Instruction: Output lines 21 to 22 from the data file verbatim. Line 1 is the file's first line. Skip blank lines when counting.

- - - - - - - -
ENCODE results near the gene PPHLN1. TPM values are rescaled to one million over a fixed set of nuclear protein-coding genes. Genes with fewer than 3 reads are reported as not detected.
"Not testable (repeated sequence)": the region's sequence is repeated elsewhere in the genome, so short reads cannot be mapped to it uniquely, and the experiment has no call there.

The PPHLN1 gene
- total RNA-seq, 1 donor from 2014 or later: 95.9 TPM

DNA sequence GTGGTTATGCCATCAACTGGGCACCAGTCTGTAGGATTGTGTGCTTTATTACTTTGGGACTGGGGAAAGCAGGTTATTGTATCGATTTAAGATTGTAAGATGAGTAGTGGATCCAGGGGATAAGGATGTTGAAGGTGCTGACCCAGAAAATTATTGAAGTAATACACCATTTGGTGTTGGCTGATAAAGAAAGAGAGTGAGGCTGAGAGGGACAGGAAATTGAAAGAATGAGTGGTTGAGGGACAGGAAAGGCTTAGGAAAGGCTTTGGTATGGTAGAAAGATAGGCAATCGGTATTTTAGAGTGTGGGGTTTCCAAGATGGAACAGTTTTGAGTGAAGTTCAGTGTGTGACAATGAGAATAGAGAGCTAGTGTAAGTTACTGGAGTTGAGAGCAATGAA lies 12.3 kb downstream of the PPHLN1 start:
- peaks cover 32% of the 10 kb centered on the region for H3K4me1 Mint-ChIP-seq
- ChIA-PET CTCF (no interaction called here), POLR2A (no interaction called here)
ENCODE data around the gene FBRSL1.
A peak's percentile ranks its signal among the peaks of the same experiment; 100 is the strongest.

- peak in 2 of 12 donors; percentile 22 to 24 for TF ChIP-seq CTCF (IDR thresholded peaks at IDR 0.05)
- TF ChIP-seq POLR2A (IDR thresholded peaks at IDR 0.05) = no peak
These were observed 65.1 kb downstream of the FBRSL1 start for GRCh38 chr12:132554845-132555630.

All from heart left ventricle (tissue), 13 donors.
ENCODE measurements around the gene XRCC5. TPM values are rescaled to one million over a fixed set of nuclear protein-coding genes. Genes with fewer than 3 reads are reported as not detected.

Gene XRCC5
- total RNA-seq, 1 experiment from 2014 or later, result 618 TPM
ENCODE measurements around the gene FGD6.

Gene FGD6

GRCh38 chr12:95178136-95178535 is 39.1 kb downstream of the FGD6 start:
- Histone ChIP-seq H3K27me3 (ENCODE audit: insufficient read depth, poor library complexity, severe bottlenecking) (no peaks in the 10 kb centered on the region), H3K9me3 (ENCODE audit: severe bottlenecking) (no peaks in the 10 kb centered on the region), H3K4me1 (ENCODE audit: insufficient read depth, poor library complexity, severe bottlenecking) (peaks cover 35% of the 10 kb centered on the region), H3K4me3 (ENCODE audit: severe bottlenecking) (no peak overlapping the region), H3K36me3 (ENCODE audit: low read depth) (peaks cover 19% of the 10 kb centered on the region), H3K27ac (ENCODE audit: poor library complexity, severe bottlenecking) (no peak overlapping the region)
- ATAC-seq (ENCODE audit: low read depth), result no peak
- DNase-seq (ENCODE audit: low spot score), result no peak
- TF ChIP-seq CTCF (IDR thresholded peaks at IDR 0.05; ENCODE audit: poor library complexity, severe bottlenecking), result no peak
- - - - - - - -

- ATAC-seq (ENCODE audit: low read depth), result no peak
- DNase-seq (ENCODE audit: low spot score), result no peak